As we enter Holy Week in 2022, we invite you to read the reflection below, “How Did We Get Here?”, written by American Baptist Churches USA General Secretary Dr. C. Jeff Woods.
On Palm Sunday morning, word of the parade that was coming to town spread like wildfire among the people of the first century. “Blessed is the king who comes in the name of Lord,” would be heard throughout the countryside and on the glee filled streets leading into Jerusalem. Jesus was just around the corner on his triumphant journey.
“How did we get here?” many would exclaim in unparalleled admiration of their long awaited Messiah as he rode into town on an unridden colt. The elation seemed too good to be true. It was.
The joy of Palm Sunday would be but a flicker of history.
As daylight turned to night, so would their hopes of a new earthly kingdom be unknowingly transformed. When shouts of Hosanna turned to shouts of “Crucify Him” the same street lined people would ask, “How did we get here?” How quickly the shadow of the cross would wash over their earthly optimism.
Fast forward 2,000 years. Today, many are still asking “How did we get here?”
On February 24, I participated in a call with Igor Bandura, the vice president of the All-Ukrainian Union of Associations of Evangelical Christian-Baptists. This was the day of the Russian invasion. Igor began by explaining how the protestant churches in Ukraine had prepared for three different scenarios of aggression from Russia. He would soon learn that their most extensive preparations would fall short of the massive needs of food, safety, and shelter.
As reports from the different areas of the country surfaced one by one, Igor yielded to the worst case scenario that was unfolding before his eyes and ears as he learned of bombings and attacks in each segment of his homeland. When his wife called with news of a declined card at the gas station, his own worries of safety emerged. Igor lamented how different this scenario would be from Crimea and bemoaned, “It feels like a black hole swallowing my soul.”
“How did we get here?” the people of Ukraine are asking.
In the days following the aftermath, Americans have witnessed scenes of hospitals exploding, parents and children struggling to survive, people trapped in subways, and threats of “consequences you have never seen in your entire history.” When a cold war seemed so distant just a few weeks ago and now we are recalling the doctrine of mutual assured destruction, we ask, “How did we get here?”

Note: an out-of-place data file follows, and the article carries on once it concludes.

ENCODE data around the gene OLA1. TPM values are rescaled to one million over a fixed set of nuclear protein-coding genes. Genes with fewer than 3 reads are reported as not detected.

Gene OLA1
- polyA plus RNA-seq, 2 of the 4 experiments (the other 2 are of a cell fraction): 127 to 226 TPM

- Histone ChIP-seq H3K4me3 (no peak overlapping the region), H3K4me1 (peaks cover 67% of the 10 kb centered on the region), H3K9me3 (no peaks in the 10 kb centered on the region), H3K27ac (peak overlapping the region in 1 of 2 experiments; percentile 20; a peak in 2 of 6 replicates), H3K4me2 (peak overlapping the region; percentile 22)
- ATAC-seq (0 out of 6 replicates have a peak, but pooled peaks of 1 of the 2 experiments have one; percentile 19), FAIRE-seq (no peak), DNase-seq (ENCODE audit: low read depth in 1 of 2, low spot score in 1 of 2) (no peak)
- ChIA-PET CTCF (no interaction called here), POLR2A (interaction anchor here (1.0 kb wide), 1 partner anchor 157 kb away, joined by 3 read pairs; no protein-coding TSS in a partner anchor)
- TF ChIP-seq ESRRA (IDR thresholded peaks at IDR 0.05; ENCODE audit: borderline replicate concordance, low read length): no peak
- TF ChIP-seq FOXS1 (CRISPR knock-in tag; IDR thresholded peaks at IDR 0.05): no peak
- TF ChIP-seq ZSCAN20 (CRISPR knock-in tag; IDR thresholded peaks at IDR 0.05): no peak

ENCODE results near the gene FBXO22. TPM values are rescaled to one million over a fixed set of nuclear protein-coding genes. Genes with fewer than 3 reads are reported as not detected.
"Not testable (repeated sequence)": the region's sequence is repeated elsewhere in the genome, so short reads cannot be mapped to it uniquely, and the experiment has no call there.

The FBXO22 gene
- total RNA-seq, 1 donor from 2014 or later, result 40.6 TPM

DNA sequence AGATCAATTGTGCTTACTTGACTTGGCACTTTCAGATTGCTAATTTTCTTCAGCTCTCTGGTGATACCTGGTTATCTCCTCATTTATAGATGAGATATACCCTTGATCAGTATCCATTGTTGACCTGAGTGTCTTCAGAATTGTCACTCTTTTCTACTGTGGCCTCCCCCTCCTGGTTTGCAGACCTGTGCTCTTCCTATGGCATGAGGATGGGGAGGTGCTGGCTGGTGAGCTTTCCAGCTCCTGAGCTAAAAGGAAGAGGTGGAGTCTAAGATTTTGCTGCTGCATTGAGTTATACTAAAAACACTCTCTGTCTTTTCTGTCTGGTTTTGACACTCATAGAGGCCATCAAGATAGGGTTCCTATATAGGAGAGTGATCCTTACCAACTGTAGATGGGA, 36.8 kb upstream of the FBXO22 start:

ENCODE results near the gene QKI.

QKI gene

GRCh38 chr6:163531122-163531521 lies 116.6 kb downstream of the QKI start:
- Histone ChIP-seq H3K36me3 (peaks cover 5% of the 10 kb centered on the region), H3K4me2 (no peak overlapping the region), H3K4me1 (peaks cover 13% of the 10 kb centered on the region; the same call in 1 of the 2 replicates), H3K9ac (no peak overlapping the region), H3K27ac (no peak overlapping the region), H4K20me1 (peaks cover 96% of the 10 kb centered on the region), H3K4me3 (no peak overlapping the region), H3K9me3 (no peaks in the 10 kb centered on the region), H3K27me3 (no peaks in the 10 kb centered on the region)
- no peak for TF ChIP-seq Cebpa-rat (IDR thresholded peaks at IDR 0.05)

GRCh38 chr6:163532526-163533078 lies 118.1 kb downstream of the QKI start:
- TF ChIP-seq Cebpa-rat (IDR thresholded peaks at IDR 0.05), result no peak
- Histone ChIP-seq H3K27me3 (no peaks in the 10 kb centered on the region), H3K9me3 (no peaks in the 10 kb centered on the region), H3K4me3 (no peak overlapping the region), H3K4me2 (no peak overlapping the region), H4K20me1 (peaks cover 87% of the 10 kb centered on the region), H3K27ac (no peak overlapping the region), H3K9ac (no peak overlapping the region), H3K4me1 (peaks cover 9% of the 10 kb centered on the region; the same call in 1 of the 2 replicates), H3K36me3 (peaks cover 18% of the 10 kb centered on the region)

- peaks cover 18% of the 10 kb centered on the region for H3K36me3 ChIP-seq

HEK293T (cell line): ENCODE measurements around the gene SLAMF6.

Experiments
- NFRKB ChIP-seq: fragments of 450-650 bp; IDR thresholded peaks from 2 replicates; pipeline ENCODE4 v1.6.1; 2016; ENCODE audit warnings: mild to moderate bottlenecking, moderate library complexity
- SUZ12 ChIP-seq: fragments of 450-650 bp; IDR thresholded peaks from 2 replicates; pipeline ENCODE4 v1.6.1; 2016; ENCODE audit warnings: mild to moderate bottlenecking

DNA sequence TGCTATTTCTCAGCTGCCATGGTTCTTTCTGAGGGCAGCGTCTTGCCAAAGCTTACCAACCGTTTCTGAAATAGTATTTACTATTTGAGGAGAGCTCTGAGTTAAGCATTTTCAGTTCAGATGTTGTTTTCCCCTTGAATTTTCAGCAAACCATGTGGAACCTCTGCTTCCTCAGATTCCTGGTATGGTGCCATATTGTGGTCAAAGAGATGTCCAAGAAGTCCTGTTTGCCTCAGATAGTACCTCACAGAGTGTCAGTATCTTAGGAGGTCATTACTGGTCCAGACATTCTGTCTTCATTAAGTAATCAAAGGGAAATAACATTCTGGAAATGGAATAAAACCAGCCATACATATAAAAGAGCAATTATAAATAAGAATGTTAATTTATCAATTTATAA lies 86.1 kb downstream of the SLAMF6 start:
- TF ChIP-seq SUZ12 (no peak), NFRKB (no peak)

In November of 2020, the people of Myanmar were overjoyed with news that even more pro-democracy candidates were elected from the previous turnout five years earlier. Tragically, on February 1 of 2021, those same elected leaders were arrested and imprisoned. Shouts of joy rolled into wailings of tears and astonishment as the military once again now rules the country of Burma. One year later, the coup continues as villages are burned on a daily basis, protestors are slaughtered, and displaced persons flee to the jungles and borders.
“How did we get here?” the people of Burma and the Burma Diaspora ask.
War is not the only weapon of loss: an entire world stopping and starting, loved ones lost, “long covid” limiting countless others, suicide attempts, the great resignation, years of public instruction gone forever, bouts over safety protocols. “How did we get here?”
Prejudice and racism have their own arsenals. As African-American parents ponder when to have “the talk” with their children we ask, “When will decades of racism give way to discussions, dialogues, and policy changes that finally make a difference? Why did it take so long for the Emmett Till Antilynching Act to pass?” As we awake daily to new incidents of hate crimes we ask, “How did we get here?”
As storms, fires, hurricanes and floods eclipse new records every year and amass destruction of homes and families, we ask “How did we get here?”
Every day people on the street have nowhere to lay their head at night, nowhere to engage in meaningful work, and no place to sit down for a meal. We ask, “How did we get here?”
As Christians we not only ask, “How did we get here,” but also, “Where will we go?” and “Who will we become?” That answer lies in our Savior and Lord, Jesus Christ whose Palm Sunday journey offers grace and peace to all.
“Therefore let all who are faithful offer prayer to you; at a time of distress, the rush of mighty waters shall not reach them” (Psalm 32:6).
“Jesus said to them, ‘I am the bread of life, whoever comes to me will never be hungry and whoever believes in me will never be thirsty” (John 6:35).
As American Baptists we have a responsibility to learn, to advocate, and to act against the evils and injustices of this world. We serve as the hands and feet of Christ and as American Baptists, we are United in Christ and Together in Mission.
Many congregations will experience in-person worship on Resurrection Sunday. Overjoyed to be together, this past week I participated in the Prairie Pastors Conference where pastors shared their dreams and hopes with one another as well as their cares and concerns for the evils of this world.
As American Baptists we never serve alone. We stand on the shoulders of American Baptists like George Lisle, Helen Barrett Montgomery, Yosh Nakagawa, and Martin Luther King Jr. We walk arm in arm with one another. We call out with a shared voice. One day we will also soar. Our collective Hallelujah must always lead to communal encouragement.
Someday, when the people of Myanmar experience a peaceful existence, when old patterns of privilege giving way toward new pathways of equality, when all of God’s gifts are celebrated within the body of Christ, when every American Baptist weeps when another weeps and rejoices when another rejoices, we may ask, “How did we get here?” and it will be through the power and love of Jesus Christ.
Dr. C. Jeff Woods
American Baptist Churches USA